Kate Taylor courtesy of petersimon.com
Denizens and visitors venture into the furnace of a mid-summer night’s revelry. It is Martha’s Vineyard. From their air-conditioned sanctuaries, all migrate to the Old Whaling Church. They arrive to witness the celebration of the miracle of a mural recreated by the elegant artist, Margot Datz. The celebrant of the evening is Kate Taylor.
The aforesaid mural was created by Carl Wendte. Mr. Wendte, a German muralist, immigrated to this country at the age of 20. He died from pneumonia at 28. During his brief period here, he created extraordinary works of art for churches on Nantucket and Provincetown. Ms. Datz based her recreation for Edgartown’s Old Whaling Church on an 1870 photo and also analyzed Wendte’s painting technique from the mural in Provincetown. Indeed, it is not an understatement to use the word “miracle” to describe Ms. Datz’ work. One original photograph remains for the ages.
The mural is situated directly behind where the preacher delivers his sermons; where Ms. Taylor celebrates. It is a trompe l’oeil of an arch with a doorway of light situated on its right side. The gateway evokes an eternal journey. As one walks through it from either side, a seeker is transformed. Transcendent.
Ms. Taylor strides through eternity’s door to play for us. She is an apparition in a white sparkling dress. She is a modest rodeo queen who comes dancing into the center of a heated night. Her journey is potent. And she generously invites us to ascend onto the wings of her soul.
What one first notices about Ms. Taylor is her power. She is gentle. Her heart ignites a sea of beauty expressed in a myriad of harmony, rhythm and passion. Musically, she is seamless. With the help of two brilliant musicians, Sam Zucchini on the bodhran, djembe and tambourine and Steve Mayone on guitars, she effortlessly and brilliantly flies through a wide swath of styles, from blues to country to ballad to gospel and beyond. She resonates with Native American rhythms, arousing deep roots that never leave her beloved Island. Ms. Taylor has lived on Martha’s Vineyard for more than 40 years. During the course of the evening, she explains that she gave up her career to focus on raising her children. They are now grown and we are the beneficiaries of her amazing gifts as she resumes her career.
She graces us with scenes of visionary trails.
Ms. Taylor shares the lore of the deceased William (“Billy”) Vanderhoop, an Island icon and member of the Wampanoag tribe, who would sing on Menemsha Pond as he scalloped. As a majestic whale’s song travels thousands of miles so would the gentle undulating currents of the Pond carry the regal Vanderhoop’s song to the shores of Aquinnah. Ms. Taylor hears his tone. Later, she was inspired to write King of the Pond. As she renders her tune in that Old Whaling Church, we can hear the sea rejoicing with the essence of Captain Vanderhoop. I believe in that moment I see ancient Whaling Captains sliding through the same infinite door that the very corporal Ms. Taylor had navigated. They stay rocking out in the aisles and embracing the walls and ceiling, forming ephemeral images. The gang has arrived.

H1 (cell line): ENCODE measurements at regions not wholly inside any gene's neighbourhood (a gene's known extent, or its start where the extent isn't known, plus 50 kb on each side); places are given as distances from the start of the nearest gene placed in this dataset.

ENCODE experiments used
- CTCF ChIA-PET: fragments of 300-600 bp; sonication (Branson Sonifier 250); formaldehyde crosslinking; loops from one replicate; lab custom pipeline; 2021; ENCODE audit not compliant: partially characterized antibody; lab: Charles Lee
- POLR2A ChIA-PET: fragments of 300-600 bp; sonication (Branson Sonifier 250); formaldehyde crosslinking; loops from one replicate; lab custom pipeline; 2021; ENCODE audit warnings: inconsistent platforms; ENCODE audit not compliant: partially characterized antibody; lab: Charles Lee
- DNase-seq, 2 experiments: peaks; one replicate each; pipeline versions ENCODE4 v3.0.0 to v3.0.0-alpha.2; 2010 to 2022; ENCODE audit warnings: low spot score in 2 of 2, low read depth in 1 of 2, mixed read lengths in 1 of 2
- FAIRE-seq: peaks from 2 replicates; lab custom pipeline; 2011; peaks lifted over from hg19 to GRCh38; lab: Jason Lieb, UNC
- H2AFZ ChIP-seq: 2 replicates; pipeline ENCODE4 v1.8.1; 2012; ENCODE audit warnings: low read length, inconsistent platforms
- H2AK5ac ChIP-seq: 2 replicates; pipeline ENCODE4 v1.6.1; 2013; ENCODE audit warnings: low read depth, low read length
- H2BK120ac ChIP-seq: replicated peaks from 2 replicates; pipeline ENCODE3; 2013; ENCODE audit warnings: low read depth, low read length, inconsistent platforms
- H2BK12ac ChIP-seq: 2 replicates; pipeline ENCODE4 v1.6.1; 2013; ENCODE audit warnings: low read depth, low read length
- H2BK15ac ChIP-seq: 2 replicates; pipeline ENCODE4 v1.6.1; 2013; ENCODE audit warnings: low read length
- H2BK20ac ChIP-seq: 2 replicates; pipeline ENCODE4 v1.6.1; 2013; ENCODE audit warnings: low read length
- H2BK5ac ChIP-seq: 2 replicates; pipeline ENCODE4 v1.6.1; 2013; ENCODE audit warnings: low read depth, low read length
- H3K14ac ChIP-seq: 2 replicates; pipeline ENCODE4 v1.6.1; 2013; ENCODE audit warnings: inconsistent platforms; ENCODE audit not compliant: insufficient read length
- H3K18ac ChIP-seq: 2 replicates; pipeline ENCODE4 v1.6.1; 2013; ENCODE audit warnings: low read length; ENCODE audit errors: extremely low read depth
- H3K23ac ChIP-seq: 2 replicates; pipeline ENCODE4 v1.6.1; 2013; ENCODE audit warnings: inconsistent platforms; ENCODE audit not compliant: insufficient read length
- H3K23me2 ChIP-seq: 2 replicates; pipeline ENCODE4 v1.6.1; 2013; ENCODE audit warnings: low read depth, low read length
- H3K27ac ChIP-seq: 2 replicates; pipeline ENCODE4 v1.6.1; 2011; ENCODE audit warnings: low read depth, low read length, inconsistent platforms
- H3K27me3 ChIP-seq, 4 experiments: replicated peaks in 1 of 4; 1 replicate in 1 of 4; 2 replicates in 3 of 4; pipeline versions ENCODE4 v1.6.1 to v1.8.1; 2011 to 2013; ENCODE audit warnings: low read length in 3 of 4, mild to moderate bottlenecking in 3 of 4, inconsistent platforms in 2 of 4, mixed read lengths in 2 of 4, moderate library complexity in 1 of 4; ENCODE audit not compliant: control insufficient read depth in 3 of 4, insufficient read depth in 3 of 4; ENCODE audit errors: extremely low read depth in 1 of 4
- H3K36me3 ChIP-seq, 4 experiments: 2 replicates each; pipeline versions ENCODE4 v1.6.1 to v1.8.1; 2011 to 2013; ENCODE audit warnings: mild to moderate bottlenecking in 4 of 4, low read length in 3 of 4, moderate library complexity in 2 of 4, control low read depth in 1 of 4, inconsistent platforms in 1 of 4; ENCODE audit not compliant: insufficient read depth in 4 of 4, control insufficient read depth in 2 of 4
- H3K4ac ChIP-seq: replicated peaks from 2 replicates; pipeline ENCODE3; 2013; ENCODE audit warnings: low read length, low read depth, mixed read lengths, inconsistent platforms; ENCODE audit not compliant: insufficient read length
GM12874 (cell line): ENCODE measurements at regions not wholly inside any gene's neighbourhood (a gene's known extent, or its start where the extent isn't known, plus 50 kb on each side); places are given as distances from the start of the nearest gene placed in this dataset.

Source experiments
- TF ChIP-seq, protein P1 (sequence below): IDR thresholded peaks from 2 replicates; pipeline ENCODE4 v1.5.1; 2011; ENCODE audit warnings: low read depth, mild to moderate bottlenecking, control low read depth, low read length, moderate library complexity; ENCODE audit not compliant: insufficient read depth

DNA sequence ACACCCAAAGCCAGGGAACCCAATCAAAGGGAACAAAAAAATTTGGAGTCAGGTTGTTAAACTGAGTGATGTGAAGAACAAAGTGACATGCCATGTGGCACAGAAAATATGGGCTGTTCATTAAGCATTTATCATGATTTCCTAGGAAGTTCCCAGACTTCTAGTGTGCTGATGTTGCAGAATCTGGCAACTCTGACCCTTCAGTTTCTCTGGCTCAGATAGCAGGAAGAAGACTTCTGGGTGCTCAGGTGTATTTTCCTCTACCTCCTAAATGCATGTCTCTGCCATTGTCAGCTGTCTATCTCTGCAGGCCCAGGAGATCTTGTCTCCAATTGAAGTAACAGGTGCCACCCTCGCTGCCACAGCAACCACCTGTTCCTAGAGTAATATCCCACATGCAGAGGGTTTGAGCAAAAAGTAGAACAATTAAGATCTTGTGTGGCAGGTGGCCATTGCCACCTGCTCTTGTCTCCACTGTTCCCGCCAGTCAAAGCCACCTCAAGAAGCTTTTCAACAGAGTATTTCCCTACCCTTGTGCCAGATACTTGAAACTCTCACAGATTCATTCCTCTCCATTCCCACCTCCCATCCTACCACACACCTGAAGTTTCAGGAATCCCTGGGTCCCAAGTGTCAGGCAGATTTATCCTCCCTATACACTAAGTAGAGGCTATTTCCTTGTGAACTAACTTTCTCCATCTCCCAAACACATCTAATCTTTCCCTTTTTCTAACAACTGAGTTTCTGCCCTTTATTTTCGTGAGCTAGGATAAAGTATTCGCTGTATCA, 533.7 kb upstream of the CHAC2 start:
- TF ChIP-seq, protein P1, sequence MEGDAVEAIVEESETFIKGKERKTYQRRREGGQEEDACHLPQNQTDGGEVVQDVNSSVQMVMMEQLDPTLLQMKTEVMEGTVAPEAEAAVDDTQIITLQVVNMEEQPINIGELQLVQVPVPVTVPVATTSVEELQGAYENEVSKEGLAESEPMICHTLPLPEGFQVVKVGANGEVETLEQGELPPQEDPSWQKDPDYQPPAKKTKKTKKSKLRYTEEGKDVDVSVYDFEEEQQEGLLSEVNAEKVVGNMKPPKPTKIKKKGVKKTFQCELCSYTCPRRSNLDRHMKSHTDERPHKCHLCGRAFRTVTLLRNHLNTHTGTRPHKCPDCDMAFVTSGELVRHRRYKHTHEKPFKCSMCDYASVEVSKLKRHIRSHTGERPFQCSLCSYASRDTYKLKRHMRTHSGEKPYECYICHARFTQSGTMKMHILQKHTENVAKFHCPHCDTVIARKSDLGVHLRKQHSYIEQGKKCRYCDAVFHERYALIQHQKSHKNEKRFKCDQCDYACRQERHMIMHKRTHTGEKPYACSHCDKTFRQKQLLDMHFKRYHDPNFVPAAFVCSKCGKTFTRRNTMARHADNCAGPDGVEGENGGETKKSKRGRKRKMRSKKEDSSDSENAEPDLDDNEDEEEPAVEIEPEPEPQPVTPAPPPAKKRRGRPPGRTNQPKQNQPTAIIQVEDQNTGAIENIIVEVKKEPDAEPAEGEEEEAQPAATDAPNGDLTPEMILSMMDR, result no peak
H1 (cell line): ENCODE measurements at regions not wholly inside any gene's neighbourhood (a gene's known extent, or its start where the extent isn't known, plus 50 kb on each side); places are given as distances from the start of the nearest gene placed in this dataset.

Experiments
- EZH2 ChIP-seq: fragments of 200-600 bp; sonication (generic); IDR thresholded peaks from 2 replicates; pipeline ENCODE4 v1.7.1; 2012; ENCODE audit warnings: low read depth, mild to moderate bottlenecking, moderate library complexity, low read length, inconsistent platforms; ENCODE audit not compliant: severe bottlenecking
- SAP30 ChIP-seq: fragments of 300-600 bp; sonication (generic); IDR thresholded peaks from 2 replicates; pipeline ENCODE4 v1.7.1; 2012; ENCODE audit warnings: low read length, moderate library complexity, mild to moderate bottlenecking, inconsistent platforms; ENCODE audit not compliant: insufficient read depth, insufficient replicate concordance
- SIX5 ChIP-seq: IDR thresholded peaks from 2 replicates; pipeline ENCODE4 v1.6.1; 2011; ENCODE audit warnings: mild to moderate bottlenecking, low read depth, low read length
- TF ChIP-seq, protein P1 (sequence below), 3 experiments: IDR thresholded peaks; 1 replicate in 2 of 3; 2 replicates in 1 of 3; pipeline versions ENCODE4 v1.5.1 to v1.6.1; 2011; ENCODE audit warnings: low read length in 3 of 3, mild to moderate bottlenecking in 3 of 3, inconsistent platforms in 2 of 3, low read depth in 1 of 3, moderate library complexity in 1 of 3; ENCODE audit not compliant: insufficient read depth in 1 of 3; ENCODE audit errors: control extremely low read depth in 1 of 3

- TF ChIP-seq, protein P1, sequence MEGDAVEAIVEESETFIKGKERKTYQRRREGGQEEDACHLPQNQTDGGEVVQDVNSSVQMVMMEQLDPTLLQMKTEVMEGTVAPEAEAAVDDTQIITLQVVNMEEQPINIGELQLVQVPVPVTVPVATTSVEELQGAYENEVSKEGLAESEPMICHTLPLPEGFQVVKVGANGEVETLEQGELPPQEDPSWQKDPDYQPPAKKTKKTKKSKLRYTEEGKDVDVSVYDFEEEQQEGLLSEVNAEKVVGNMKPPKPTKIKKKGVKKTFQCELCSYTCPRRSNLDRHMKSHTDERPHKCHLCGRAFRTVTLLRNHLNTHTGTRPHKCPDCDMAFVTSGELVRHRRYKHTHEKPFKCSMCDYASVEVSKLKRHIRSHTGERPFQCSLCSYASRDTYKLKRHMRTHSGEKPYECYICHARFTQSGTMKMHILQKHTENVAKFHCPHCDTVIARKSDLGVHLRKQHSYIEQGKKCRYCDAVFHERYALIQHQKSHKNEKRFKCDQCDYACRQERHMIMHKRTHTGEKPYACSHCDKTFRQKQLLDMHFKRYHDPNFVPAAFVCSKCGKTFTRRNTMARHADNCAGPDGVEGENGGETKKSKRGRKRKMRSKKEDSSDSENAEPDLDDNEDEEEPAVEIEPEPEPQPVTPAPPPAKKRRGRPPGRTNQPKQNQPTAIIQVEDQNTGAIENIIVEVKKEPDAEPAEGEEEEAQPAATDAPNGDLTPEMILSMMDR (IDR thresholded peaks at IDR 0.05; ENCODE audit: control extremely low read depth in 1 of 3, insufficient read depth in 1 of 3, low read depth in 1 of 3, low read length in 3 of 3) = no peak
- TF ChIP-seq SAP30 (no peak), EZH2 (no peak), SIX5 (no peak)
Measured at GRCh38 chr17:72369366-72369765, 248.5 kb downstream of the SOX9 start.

Ms. Taylor drives into a pulse worthy of all Nascar drivers. She introduces it by talking about her car that has more than 257,000 miles to its credit and pleas with us that if we see her on the side of the road immobile by the auto God’s lack of grace, to please stop and help. I pledge silently. She sings and dances Brake Job.
The luminosity radiating from the mural grows with Ms. Taylor’s performance as she leads us through her ceremony of devotion. Arriving at the night’s apogee, Ms. Taylor speaks about her beloved late husband, Charlie Witham, who died after they recorded her album, entitled Beautiful Road. She then sings one of the most profound love songs I have ever heard, Red Tail Hawk, a paean to Charlie.
Before the end of this revelatory evening, Ms. Taylor speaks about how a friend offered her the moniker of “baby elder.” Indeed. Those words were perfectly framed by the illuminated entrance omnipresent behind her. She ends the evening with Princess on the Pond and the words, “Thank you is the prayer, because everything else is already here.” The congregants stand grateful for the passage through which they have been led, shouting, clapping, as the captains of yore bow gracefully. Even some errant whales have floated through infinity to bless the proceedings with their wisdom. Before we surrender, exiting to slowly move through the still blistering night, it becomes clear to me who Kate Taylor truly is. She is a preacher. Her message is unconditional. Love.
Ms. Taylor’s first album was entitled Sister Kate. It referred to her illustrious Taylor family where she was the only girl of four siblings. She is Sister Kate and church is her natural venue. Her brilliant, sparkling persona leaves the stage and we remain bathed in light.
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